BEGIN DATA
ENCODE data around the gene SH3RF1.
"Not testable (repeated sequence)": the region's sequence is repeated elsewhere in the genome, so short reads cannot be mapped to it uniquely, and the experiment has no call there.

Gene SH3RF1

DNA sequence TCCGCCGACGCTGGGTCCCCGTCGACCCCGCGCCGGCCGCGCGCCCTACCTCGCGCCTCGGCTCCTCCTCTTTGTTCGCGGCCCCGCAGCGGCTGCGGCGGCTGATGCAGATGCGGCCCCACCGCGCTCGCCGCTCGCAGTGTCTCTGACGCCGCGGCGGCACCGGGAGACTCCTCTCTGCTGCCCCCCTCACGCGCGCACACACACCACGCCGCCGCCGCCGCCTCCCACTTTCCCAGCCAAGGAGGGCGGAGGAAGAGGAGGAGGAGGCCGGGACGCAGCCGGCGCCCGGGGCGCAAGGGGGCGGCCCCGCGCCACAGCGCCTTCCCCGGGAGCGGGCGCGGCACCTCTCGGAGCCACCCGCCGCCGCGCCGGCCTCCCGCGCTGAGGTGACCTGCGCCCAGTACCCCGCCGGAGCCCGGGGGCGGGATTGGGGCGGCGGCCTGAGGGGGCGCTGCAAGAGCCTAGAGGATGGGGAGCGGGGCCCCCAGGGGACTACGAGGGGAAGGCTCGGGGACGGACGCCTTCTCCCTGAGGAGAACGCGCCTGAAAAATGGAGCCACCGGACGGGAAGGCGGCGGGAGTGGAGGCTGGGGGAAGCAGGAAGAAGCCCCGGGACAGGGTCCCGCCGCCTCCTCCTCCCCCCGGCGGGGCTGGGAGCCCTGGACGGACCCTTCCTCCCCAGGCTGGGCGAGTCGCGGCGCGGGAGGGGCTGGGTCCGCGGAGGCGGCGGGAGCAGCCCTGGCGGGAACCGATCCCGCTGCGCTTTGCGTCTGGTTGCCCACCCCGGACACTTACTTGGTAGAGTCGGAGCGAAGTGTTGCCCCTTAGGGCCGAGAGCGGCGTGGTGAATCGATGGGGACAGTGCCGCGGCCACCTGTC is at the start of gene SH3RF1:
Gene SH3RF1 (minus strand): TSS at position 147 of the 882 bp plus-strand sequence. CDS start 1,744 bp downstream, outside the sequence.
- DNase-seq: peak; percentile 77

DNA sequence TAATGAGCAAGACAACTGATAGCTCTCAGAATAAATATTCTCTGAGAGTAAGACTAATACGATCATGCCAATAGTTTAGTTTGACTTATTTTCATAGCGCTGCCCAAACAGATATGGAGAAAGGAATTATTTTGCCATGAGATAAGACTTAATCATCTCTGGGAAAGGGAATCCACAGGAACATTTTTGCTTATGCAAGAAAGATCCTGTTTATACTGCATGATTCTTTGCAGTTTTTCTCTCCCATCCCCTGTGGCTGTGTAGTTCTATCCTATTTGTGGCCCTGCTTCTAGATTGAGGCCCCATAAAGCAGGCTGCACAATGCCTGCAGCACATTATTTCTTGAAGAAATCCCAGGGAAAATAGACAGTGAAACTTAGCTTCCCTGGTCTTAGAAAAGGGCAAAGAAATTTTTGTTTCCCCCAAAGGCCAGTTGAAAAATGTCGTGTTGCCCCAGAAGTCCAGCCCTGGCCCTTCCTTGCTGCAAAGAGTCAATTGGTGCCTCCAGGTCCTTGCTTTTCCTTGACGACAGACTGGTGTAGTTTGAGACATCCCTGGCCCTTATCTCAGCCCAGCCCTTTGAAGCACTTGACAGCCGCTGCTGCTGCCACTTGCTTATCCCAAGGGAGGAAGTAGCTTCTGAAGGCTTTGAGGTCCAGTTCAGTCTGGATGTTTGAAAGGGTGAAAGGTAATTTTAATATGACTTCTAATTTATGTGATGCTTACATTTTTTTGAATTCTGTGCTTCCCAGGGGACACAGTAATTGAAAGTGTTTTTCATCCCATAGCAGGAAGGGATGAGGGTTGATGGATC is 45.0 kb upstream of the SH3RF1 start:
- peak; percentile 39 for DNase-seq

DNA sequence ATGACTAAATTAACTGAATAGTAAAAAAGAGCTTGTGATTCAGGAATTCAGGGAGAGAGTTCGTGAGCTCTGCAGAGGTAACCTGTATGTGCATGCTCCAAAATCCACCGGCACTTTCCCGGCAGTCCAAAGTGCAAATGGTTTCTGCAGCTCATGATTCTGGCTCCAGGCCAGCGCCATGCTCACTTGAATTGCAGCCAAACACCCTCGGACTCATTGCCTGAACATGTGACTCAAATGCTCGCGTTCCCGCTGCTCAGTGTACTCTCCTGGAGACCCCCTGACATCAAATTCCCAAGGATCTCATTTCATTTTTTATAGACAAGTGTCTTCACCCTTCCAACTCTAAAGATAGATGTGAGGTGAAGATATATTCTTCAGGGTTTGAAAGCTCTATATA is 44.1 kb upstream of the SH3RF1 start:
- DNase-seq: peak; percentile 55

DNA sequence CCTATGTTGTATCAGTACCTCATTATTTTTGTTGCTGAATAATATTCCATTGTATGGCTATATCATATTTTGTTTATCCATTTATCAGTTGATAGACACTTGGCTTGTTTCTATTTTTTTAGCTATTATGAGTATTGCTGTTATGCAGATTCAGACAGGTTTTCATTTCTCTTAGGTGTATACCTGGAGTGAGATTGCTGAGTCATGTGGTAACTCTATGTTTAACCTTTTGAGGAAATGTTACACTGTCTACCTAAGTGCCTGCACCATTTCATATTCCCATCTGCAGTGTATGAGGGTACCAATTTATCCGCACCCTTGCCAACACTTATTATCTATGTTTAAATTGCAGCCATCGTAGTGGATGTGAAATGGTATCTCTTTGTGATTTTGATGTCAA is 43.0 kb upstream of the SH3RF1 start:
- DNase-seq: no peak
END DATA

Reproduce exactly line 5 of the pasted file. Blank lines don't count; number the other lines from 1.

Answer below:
Gene SH3RF1 (minus strand): TSS at position 147 of the 882 bp plus-strand sequence. CDS start 1,744 bp downstream, outside the sequence.